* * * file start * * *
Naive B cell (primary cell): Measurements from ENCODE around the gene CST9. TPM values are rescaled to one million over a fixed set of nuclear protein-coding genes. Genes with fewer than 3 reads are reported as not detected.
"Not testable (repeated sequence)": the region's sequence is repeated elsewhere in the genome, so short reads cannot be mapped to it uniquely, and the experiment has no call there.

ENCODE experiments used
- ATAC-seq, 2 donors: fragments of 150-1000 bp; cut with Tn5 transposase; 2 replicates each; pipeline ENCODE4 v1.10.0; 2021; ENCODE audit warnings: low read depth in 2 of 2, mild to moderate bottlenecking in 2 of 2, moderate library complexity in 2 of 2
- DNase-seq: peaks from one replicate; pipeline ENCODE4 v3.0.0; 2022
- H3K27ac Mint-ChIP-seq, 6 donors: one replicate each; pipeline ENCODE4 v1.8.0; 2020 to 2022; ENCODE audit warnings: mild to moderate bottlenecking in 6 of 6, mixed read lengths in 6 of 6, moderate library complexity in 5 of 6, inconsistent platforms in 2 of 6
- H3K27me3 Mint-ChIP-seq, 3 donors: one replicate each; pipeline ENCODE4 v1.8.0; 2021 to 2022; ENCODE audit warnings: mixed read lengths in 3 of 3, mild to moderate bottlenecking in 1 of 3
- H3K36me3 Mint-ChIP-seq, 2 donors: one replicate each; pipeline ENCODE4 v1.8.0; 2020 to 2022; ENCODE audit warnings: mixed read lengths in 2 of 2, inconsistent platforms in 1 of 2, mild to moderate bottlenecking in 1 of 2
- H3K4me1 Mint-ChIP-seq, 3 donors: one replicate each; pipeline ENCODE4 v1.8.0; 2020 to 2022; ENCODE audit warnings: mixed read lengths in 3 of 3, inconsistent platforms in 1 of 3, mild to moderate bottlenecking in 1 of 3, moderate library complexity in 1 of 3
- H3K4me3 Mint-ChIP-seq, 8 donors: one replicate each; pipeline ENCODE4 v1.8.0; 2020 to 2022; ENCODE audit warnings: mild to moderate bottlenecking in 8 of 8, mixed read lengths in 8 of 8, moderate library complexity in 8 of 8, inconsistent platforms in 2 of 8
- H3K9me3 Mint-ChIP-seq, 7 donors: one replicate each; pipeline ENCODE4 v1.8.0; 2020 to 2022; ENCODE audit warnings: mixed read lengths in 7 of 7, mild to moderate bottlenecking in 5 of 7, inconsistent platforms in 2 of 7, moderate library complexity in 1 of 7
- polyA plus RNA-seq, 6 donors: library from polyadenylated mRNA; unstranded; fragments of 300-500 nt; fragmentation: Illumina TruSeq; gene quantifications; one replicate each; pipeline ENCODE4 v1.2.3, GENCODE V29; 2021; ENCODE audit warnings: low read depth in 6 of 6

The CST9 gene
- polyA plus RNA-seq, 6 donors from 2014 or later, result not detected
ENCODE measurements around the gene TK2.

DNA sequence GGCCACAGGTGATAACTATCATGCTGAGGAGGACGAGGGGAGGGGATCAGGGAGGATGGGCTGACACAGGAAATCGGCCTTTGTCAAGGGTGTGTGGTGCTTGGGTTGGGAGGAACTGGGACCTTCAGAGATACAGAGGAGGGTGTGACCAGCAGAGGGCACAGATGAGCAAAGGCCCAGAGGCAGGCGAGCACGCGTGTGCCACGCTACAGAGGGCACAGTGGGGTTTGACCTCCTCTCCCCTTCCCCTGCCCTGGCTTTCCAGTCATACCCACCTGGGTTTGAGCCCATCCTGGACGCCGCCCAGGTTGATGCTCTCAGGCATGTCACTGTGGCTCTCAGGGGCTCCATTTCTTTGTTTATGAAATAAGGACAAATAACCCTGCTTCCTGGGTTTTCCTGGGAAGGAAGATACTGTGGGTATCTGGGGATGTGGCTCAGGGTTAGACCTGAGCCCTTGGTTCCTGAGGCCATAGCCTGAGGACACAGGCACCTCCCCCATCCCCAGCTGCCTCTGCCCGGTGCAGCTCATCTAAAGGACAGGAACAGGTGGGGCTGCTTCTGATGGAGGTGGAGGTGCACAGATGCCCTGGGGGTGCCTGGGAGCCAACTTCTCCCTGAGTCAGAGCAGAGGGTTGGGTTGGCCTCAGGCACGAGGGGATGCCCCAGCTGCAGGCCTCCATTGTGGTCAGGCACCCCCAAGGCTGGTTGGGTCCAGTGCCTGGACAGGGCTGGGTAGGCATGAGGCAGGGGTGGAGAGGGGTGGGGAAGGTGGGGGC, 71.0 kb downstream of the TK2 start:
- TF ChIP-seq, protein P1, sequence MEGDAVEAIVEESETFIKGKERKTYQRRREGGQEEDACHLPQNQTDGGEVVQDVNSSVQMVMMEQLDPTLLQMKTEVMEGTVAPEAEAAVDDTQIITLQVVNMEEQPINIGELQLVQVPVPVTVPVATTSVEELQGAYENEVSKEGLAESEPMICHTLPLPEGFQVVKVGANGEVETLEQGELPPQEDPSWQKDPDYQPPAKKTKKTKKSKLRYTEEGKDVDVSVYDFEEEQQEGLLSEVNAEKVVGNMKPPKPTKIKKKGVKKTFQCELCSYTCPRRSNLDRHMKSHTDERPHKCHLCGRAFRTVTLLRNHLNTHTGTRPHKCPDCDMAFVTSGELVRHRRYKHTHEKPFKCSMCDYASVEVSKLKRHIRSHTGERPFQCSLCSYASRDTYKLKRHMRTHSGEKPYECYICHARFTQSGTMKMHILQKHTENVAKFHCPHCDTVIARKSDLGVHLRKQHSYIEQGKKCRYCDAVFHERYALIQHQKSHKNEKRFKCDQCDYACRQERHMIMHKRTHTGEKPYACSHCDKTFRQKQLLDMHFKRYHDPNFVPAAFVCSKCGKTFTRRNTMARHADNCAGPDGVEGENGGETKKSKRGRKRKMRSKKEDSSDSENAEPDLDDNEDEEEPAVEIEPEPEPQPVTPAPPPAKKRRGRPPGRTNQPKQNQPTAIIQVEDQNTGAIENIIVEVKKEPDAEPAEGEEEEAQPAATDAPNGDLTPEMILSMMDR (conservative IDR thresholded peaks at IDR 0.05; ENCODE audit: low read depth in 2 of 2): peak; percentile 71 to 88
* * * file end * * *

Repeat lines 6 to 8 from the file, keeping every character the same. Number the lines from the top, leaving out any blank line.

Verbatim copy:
- H3K27ac Mint-ChIP-seq, 6 donors: one replicate each; pipeline ENCODE4 v1.8.0; 2020 to 2022; ENCODE audit warnings: mild to moderate bottlenecking in 6 of 6, mixed read lengths in 6 of 6, moderate library complexity in 5 of 6, inconsistent platforms in 2 of 6
- H3K27me3 Mint-ChIP-seq, 3 donors: one replicate each; pipeline ENCODE4 v1.8.0; 2021 to 2022; ENCODE audit warnings: mixed read lengths in 3 of 3, mild to moderate bottlenecking in 1 of 3
- H3K36me3 Mint-ChIP-seq, 2 donors: one replicate each; pipeline ENCODE4 v1.8.0; 2020 to 2022; ENCODE audit warnings: mixed read lengths in 2 of 2, inconsistent platforms in 1 of 2, mild to moderate bottlenecking in 1 of 2